WASHINGTON -- Last Thursday, the Environmental Protection Agency announced its final research plan to study the effects of hydraulic fracturing on drinking water and its long-term impacts on the environment.
Hydraulic fracturing involves drilling thousands of feet below the earth's surface and pumping millions of gallons of water and chemical additives at high pressure into the well. Because of the United States' large reserves of shale gas, advocates say American energy independence is a real possibility if the industry is given support.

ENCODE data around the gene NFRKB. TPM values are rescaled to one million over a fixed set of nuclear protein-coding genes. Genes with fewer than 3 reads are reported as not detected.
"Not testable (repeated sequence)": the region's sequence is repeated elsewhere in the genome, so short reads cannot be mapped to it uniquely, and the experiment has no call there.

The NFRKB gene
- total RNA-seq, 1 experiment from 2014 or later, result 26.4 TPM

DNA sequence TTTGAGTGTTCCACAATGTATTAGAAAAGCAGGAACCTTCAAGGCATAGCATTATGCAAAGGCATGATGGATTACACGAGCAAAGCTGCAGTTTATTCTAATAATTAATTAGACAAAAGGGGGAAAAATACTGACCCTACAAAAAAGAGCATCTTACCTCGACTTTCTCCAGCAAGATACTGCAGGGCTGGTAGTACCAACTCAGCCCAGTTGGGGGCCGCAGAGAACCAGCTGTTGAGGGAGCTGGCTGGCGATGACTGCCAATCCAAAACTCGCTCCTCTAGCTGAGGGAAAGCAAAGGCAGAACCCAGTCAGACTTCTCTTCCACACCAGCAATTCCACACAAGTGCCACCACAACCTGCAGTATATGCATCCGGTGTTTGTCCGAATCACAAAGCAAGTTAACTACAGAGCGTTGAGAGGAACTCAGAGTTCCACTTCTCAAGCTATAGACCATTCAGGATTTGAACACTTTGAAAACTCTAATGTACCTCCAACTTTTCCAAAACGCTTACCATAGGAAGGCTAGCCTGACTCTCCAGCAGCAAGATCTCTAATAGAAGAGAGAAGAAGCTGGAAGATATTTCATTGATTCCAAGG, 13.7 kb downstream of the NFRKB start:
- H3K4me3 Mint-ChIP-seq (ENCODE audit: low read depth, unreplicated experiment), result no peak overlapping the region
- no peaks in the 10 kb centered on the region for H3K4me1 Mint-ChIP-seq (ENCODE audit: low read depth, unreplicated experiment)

Conversely, environmental activists caution that the potential dangers of the fracking process have not been fully evaluated and may not be worth the risk. Instead, they say, the U.S. should focus on renewable energy sources such as wind, solar and biomass.
The energy potential for shale gas is undeniable. It is among the fastest growing energy sources in the country: In 2000, shale gas represented 1 percent of natural gas supplies in the country. Today, that number is 30 percent and rising.
While there are great risks to the fracking process, many argue there are also a number of potential benefits.
Below is a list of several arguments made by both sides, for and against hydraulic fracturing. Do the risks outweigh the rewards? Is this a practice not worth pursuing? You decide.